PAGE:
- News Home
17 April 2014 12:48 pm ,
Vol. 344 ,
Officials last week revealed that the U.S. contribution to ITER could cost $3.9 billion by 2034—roughly four times the...
An experimental hepatitis B drug that looked safe in animal trials tragically killed five of 15 patients in 1993. Now,...
Using the two high-quality genomes that exist for Neandertals and Denisovans, researchers find clues to gene activity...
A new report from the Intergovernmental Panel on Climate Change (IPCC) concludes that humanity has done little to slow...
Astronomers have discovered an Earth-sized planet in the habitable zone of a red dwarf—a star cooler than the sun—500...
Three years ago, Jennifer Francis of Rutgers University proposed that a warming Arctic was altering the behavior of the...
- 17 April 2014 12:48 pm , Vol. 344 , #6181
- About Us
Sad Poets' Society
27 July 2001 7:00 pm
It may be possible to detect suicidal tendencies in poets from the words in their poems, according to a paper published in the July/August issue of Psychosomatic Medicine. Poets who killed themselves were more self-preoccupied and isolated than a control group, the researchers found.
There are several theories about why people kill themselves: for instance, the "social integration/disengagement" model of sociologist Emile Durkheim, who theorized that a major cause of suicide was an individual's lack of bonding with others, and a more traditional model emphasizing the role of hopelessness and helplessness. Psychologists James Pennebaker from the University of Texas, Austin, and Shannon Wiltsey Stirman of the University of Pennsylvania used poetry to put these two to the test.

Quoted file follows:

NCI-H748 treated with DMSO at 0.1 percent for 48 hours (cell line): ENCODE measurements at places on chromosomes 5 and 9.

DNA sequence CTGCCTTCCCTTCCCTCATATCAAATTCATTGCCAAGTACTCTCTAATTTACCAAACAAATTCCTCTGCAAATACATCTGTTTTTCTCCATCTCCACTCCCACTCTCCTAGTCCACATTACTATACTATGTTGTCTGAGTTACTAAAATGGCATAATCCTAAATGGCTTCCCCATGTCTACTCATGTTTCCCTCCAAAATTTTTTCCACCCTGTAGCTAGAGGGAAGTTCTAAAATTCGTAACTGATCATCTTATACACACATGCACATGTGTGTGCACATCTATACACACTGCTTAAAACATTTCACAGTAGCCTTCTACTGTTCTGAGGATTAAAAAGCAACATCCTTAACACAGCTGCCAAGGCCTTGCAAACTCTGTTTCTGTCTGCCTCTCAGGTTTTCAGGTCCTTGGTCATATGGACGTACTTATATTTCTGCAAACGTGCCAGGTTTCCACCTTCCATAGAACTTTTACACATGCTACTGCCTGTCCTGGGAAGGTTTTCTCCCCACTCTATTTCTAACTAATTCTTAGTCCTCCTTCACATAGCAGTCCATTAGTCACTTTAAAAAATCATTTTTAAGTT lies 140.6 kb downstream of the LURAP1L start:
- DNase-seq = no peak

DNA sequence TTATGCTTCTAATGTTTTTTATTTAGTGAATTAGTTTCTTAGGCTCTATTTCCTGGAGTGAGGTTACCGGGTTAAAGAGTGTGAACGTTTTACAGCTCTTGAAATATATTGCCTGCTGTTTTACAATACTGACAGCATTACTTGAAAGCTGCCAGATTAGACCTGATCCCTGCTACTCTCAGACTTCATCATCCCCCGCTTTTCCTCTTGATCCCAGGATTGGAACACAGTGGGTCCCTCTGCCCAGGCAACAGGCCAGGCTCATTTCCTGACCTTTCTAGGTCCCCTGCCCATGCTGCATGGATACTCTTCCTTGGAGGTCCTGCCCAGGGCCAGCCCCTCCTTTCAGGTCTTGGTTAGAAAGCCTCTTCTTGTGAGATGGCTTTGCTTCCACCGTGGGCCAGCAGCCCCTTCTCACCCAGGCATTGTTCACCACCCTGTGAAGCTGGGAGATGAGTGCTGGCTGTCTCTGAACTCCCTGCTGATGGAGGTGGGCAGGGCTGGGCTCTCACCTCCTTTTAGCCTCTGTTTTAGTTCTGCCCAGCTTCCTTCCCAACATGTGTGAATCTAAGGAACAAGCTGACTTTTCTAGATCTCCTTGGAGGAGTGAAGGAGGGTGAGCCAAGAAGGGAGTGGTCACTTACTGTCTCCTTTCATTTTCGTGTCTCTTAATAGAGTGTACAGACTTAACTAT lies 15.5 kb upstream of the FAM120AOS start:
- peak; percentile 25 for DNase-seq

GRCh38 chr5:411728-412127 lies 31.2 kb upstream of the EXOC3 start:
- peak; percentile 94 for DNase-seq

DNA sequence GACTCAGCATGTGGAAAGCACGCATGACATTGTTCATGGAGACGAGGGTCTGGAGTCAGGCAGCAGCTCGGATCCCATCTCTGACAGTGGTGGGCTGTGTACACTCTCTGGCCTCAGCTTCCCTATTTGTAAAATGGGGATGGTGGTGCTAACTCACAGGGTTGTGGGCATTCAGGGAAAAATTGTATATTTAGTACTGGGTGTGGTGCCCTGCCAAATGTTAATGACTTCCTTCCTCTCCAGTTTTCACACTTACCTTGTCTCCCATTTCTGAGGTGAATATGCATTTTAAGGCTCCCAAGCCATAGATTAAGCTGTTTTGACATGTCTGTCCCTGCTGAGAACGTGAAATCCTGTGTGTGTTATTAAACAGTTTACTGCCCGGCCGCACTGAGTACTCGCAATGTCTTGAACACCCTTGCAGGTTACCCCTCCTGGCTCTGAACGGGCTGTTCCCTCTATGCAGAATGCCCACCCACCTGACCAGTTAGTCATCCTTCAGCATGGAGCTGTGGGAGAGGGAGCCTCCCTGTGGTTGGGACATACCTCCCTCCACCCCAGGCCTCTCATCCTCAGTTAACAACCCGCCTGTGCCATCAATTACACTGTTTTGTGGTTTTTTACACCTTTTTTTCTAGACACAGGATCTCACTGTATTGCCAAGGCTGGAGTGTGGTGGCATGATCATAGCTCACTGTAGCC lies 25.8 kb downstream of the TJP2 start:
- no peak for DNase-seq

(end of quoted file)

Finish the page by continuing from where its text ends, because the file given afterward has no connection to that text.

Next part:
They selected nine American, Russian, and British poets, all but one from the 20th century, who had committed suicide, and matched each with a colleague of the same sex and nationality who lived at approximately the same time.* About 300 poems were analyzed by software called Linguistic Inquiry and Word Count, which is programmed to recognize some 70 dimensions of language, such as whether a word is a pronoun, or whether it refers to a negative emotion. The researchers tested Durkheim's integration theory by looking at references to self and others, and to communication (words like "talk" or "alone"). Hopelessness, they decided, would be marked by mentions of death and negative emotions.
Many of the control poets shared depression and other mood disorders with the ones that committed suicide, says Pennebacker: "Nonsuicidal poets are not a particularly optimistic group." But a higher number of first person singular self-references in the works of the suicidal poets suggested they were more self-preoccupied and detached from others--thus backing up the Durkheim model. Reading over Sylvia Plath, for example, who killed herself in 1963, "there's 'I's' everywhere," Pennebacker says. And near the poets' death, the word "we" became less common, signaling increasing isolation. "A tremendous amount of action is in the pronouns," he says.
One finding the authors did not expect was that the suicide group used a significantly higher percentage of sexual words throughout their careers. Whether that supports either of the two theories will have to await further research, Pennebaker says.
|* Poets in the study|
|Randall Jarrell||Robert Lowell|
|John Berryman||Lawrence Ferlinghetti|
|Sylvia Plath||Denise Levertov|
|Anne Sexton||Adrienne Rich|
|Adam L. Gordon||Matthew Arnold|
|Sarah Teasdale||Edna St. Vincent Millay|
|Hart Crane||Joyce Kilmer|
|Sergei Esenin||Boris Pasternak|
|Vladimir Maiakovski||Osip Mandelstam|